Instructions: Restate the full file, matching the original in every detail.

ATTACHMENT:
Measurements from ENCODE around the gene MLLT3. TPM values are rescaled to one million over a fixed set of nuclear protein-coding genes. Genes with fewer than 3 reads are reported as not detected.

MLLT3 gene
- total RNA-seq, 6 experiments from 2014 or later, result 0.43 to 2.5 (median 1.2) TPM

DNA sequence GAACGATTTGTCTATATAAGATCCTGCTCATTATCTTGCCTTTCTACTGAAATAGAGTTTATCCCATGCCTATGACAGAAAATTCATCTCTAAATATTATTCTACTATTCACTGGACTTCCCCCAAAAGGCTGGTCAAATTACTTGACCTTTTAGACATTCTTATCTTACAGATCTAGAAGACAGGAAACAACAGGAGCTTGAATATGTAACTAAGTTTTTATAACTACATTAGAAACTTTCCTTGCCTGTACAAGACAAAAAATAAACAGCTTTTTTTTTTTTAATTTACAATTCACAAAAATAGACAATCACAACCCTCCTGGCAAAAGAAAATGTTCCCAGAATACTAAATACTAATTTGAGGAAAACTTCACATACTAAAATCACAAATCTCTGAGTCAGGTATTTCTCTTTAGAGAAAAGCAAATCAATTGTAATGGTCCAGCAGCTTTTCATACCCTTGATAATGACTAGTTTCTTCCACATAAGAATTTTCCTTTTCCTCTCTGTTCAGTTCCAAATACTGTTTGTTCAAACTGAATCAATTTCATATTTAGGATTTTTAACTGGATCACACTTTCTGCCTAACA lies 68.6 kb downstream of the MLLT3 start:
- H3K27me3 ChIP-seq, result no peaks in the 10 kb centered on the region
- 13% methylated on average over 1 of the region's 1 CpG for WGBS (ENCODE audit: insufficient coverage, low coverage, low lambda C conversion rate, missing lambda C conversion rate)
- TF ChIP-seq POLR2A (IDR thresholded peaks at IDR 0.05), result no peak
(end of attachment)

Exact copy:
Measurements from ENCODE around the gene MLLT3. TPM values are rescaled to one million over a fixed set of nuclear protein-coding genes. Genes with fewer than 3 reads are reported as not detected.

MLLT3 gene
- total RNA-seq, 6 experiments from 2014 or later, result 0.43 to 2.5 (median 1.2) TPM

DNA sequence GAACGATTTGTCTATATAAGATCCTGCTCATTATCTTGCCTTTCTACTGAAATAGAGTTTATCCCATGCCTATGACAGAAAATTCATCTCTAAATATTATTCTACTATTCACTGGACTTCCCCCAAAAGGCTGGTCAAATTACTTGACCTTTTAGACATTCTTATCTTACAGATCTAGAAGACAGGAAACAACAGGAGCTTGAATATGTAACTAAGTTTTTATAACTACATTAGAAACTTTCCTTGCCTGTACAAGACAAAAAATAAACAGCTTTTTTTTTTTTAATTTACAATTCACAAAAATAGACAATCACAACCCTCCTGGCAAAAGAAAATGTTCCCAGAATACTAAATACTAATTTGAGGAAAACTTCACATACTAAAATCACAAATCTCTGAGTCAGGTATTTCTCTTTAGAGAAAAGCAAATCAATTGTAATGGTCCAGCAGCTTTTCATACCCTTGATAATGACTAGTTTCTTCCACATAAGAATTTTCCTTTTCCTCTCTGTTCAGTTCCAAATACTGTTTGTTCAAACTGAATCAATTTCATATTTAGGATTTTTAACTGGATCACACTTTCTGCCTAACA lies 68.6 kb downstream of the MLLT3 start:
- H3K27me3 ChIP-seq, result no peaks in the 10 kb centered on the region
- 13% methylated on average over 1 of the region's 1 CpG for WGBS (ENCODE audit: insufficient coverage, low coverage, low lambda C conversion rate, missing lambda C conversion rate)
- TF ChIP-seq POLR2A (IDR thresholded peaks at IDR 0.05), result no peak